What is a personal loan

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Our Handy Guide on Personal Loans

A guide on personal loans

Whether it’s a new car, a new kitchen, or something really glamorous like a new boiler, there will be times when you need to make a purchase but you don’t have the money sat in your bank account to cover the cost or you want to spread the cost out over time.

There are all sorts of different ways to borrow the money of course, and in some instances, a personal loan will be the best choice. But how do they work? And where do you get one?

What is a personal loan?

A personal loan is a type of unsecured loan. (No, don’t close the webpage, honestly, this is important.)

That means that the loan isn’t secured against an asset you own, like your house or car, and as a result means that the interest charged on the loan might be a little higher.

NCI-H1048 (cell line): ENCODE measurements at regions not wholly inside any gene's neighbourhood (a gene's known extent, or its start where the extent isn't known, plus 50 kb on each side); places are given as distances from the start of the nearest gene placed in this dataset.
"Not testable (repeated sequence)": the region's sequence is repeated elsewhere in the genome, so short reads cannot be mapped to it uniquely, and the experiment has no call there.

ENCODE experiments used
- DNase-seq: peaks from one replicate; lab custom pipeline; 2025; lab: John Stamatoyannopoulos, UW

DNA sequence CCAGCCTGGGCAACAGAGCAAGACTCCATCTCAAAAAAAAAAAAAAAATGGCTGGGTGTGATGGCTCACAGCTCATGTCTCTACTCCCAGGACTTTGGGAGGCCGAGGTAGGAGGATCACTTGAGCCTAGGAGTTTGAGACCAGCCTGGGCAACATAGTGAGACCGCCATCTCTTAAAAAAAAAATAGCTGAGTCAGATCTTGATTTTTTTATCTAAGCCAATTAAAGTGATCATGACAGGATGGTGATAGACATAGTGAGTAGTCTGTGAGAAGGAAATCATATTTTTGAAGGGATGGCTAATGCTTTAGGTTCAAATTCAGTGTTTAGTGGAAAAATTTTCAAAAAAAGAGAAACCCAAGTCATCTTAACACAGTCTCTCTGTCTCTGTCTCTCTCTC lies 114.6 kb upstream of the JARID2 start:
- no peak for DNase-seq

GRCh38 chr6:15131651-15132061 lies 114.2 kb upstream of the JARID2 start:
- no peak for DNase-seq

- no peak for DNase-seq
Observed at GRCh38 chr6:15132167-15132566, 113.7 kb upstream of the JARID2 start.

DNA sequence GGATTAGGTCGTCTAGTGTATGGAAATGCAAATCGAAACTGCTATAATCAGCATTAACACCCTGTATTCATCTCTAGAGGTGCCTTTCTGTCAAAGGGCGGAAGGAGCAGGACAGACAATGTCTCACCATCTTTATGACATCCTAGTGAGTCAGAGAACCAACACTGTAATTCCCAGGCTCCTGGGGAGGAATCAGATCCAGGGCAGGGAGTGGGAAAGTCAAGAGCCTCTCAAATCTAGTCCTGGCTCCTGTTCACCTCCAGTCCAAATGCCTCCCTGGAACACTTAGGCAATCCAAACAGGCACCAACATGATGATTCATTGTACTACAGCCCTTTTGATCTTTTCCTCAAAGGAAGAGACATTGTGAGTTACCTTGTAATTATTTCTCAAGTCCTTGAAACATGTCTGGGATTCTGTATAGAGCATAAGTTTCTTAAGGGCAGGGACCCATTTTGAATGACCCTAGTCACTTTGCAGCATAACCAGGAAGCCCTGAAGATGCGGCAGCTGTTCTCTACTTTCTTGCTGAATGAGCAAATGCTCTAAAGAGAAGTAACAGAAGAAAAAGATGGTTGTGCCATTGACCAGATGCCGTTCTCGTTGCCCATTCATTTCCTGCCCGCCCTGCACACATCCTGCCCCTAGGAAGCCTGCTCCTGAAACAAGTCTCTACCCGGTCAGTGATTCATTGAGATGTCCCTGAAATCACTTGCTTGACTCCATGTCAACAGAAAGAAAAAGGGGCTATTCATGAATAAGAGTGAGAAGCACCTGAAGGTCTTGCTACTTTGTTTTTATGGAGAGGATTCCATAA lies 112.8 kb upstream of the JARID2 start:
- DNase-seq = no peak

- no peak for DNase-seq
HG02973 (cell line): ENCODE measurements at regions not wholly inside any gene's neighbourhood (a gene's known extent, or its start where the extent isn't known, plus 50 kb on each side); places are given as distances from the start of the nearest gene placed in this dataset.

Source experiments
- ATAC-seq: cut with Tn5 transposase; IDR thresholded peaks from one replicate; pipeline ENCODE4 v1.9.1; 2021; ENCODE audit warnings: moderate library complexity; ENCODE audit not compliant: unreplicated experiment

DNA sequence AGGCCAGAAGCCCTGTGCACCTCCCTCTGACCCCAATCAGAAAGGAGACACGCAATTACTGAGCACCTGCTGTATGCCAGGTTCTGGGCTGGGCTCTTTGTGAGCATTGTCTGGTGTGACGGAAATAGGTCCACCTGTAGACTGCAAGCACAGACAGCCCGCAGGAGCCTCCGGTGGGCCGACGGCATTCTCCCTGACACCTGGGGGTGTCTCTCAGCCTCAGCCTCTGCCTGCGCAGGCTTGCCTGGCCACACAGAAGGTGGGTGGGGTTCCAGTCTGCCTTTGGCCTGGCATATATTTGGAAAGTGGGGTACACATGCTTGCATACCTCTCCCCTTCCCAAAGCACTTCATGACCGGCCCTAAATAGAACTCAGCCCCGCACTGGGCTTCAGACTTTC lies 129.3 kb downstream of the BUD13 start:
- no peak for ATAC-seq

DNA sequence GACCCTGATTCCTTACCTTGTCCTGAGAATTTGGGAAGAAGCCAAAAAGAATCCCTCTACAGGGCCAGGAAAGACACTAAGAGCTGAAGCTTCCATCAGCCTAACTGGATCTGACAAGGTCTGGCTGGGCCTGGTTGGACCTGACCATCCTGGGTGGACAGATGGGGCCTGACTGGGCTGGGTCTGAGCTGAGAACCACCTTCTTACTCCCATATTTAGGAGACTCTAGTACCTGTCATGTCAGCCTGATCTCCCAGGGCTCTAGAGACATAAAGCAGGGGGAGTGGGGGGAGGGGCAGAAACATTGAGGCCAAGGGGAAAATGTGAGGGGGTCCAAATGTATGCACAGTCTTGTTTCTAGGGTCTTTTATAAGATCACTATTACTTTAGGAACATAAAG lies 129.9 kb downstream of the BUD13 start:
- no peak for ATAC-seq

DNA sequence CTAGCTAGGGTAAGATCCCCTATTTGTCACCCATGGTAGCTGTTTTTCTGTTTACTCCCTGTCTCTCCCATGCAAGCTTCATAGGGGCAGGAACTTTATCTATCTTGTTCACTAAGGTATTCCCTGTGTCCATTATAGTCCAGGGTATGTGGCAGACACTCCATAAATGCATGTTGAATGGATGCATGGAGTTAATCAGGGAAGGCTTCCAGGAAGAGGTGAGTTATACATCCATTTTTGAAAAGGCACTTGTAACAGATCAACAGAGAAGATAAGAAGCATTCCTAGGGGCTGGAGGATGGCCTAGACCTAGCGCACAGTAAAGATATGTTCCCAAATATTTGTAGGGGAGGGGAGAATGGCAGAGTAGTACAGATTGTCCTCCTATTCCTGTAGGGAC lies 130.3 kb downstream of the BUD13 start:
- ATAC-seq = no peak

You can also choose how long you’d like to pay the loan back for, with options ranging from the relatively short (like a year or two) to as long as eight years. You then make monthly repayments, and once you get to the end of that term the loan is paid off.

What is a personal loan used for?

You can generally borrow more with a personal loan (up to £35,000 from some lenders) than with other forms of credit, like a credit card or an overdraft. Because of that, they’re usually used for slightly bigger things, like to help pay for some work in your home, arrange a wedding or to buy a car.

Alternatively, personal loans can be a useful option if you’ve got a bunch of outstanding debts already and you want to consolidate them into a single loan with a lower rate. That way you only have one loan balance and one monthly repayment date to keep on track of.

Check how much you could save with a debt consolidation loan.

What does a personal loan cost?

Knowing that you need a personal loan is the easy bit. Now you need to work out how much it’s going to end up costing you. And that means considering a few different factors.

Interest rate
The first thing to think about here is the interest rate.

Yeah, we know it’s not exciting, but it is important.